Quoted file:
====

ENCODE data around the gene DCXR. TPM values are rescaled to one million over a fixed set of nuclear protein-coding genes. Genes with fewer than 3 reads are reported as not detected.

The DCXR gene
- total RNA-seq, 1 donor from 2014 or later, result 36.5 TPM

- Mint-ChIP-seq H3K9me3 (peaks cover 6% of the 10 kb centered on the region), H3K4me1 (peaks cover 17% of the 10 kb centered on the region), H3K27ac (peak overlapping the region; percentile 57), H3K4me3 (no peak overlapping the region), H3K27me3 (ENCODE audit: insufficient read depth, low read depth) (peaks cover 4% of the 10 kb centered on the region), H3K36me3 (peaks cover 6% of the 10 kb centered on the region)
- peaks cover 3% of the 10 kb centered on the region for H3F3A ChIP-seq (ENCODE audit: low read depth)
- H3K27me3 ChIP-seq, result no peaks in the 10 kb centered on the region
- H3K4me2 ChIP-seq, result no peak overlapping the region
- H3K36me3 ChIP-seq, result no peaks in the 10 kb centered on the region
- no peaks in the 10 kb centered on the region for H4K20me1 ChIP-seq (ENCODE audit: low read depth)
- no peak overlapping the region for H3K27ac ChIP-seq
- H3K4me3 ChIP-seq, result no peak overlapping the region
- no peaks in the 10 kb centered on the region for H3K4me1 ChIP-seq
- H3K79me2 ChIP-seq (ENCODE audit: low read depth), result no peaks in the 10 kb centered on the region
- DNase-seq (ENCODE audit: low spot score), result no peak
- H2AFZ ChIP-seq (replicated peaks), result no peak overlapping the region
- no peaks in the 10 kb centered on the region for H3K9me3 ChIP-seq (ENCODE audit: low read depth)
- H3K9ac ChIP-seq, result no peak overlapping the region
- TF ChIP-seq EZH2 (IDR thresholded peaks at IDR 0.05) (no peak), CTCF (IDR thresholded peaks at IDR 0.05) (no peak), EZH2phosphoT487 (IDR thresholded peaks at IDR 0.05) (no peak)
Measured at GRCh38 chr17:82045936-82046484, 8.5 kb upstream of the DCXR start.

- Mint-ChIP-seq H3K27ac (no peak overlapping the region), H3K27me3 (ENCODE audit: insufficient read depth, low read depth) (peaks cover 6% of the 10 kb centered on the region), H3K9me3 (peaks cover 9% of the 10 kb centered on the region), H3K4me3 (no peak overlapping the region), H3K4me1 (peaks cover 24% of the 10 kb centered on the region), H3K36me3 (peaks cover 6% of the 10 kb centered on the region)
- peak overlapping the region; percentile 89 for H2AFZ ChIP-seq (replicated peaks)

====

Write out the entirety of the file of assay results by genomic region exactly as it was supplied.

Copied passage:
ENCODE data around the gene DCXR. TPM values are rescaled to one million over a fixed set of nuclear protein-coding genes. Genes with fewer than 3 reads are reported as not detected.

The DCXR gene
- total RNA-seq, 1 donor from 2014 or later, result 36.5 TPM

- Mint-ChIP-seq H3K9me3 (peaks cover 6% of the 10 kb centered on the region), H3K4me1 (peaks cover 17% of the 10 kb centered on the region), H3K27ac (peak overlapping the region; percentile 57), H3K4me3 (no peak overlapping the region), H3K27me3 (ENCODE audit: insufficient read depth, low read depth) (peaks cover 4% of the 10 kb centered on the region), H3K36me3 (peaks cover 6% of the 10 kb centered on the region)
- peaks cover 3% of the 10 kb centered on the region for H3F3A ChIP-seq (ENCODE audit: low read depth)
- H3K27me3 ChIP-seq, result no peaks in the 10 kb centered on the region
- H3K4me2 ChIP-seq, result no peak overlapping the region
- H3K36me3 ChIP-seq, result no peaks in the 10 kb centered on the region
- no peaks in the 10 kb centered on the region for H4K20me1 ChIP-seq (ENCODE audit: low read depth)
- no peak overlapping the region for H3K27ac ChIP-seq
- H3K4me3 ChIP-seq, result no peak overlapping the region
- no peaks in the 10 kb centered on the region for H3K4me1 ChIP-seq
- H3K79me2 ChIP-seq (ENCODE audit: low read depth), result no peaks in the 10 kb centered on the region
- DNase-seq (ENCODE audit: low spot score), result no peak
- H2AFZ ChIP-seq (replicated peaks), result no peak overlapping the region
- no peaks in the 10 kb centered on the region for H3K9me3 ChIP-seq (ENCODE audit: low read depth)
- H3K9ac ChIP-seq, result no peak overlapping the region
- TF ChIP-seq EZH2 (IDR thresholded peaks at IDR 0.05) (no peak), CTCF (IDR thresholded peaks at IDR 0.05) (no peak), EZH2phosphoT487 (IDR thresholded peaks at IDR 0.05) (no peak)
Measured at GRCh38 chr17:82045936-82046484, 8.5 kb upstream of the DCXR start.

- Mint-ChIP-seq H3K27ac (no peak overlapping the region), H3K27me3 (ENCODE audit: insufficient read depth, low read depth) (peaks cover 6% of the 10 kb centered on the region), H3K9me3 (peaks cover 9% of the 10 kb centered on the region), H3K4me3 (no peak overlapping the region), H3K4me1 (peaks cover 24% of the 10 kb centered on the region), H3K36me3 (peaks cover 6% of the 10 kb centered on the region)
- peak overlapping the region; percentile 89 for H2AFZ ChIP-seq (replicated peaks)